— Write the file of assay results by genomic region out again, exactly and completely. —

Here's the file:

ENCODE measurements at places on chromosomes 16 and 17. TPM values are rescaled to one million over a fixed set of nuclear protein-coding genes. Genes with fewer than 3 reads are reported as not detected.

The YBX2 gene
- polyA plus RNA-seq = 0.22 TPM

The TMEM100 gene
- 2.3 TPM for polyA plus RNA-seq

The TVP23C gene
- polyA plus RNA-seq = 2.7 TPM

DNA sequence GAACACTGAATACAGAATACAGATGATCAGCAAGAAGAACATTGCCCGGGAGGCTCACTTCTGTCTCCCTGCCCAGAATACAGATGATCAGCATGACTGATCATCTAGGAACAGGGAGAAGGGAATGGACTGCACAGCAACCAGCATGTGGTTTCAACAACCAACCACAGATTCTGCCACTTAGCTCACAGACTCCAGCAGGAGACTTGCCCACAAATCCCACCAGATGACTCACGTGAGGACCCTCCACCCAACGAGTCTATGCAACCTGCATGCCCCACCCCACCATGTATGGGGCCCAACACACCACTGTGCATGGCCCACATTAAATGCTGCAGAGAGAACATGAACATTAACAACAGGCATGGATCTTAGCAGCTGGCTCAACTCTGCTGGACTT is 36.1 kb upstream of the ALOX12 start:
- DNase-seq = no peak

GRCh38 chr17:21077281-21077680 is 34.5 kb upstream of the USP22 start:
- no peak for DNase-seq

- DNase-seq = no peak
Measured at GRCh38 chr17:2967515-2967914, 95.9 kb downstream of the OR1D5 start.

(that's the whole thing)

ENCODE measurements at places on chromosomes 16 and 17. TPM values are rescaled to one million over a fixed set of nuclear protein-coding genes. Genes with fewer than 3 reads are reported as not detected.

The YBX2 gene
- polyA plus RNA-seq = 0.22 TPM

The TMEM100 gene
- 2.3 TPM for polyA plus RNA-seq

The TVP23C gene
- polyA plus RNA-seq = 2.7 TPM

DNA sequence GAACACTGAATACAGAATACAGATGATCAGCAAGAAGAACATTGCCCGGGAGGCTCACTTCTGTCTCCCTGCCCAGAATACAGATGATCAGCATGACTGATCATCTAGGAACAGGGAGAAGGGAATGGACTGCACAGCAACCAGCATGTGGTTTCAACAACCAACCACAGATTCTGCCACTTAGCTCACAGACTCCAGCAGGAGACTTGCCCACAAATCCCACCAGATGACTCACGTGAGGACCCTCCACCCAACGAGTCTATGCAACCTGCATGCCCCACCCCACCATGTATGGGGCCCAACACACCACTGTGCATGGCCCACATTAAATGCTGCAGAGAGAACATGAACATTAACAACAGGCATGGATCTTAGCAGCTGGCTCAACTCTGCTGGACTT is 36.1 kb upstream of the ALOX12 start:
- DNase-seq = no peak

GRCh38 chr17:21077281-21077680 is 34.5 kb upstream of the USP22 start:
- no peak for DNase-seq

- DNase-seq = no peak
Measured at GRCh38 chr17:2967515-2967914, 95.9 kb downstream of the OR1D5 start.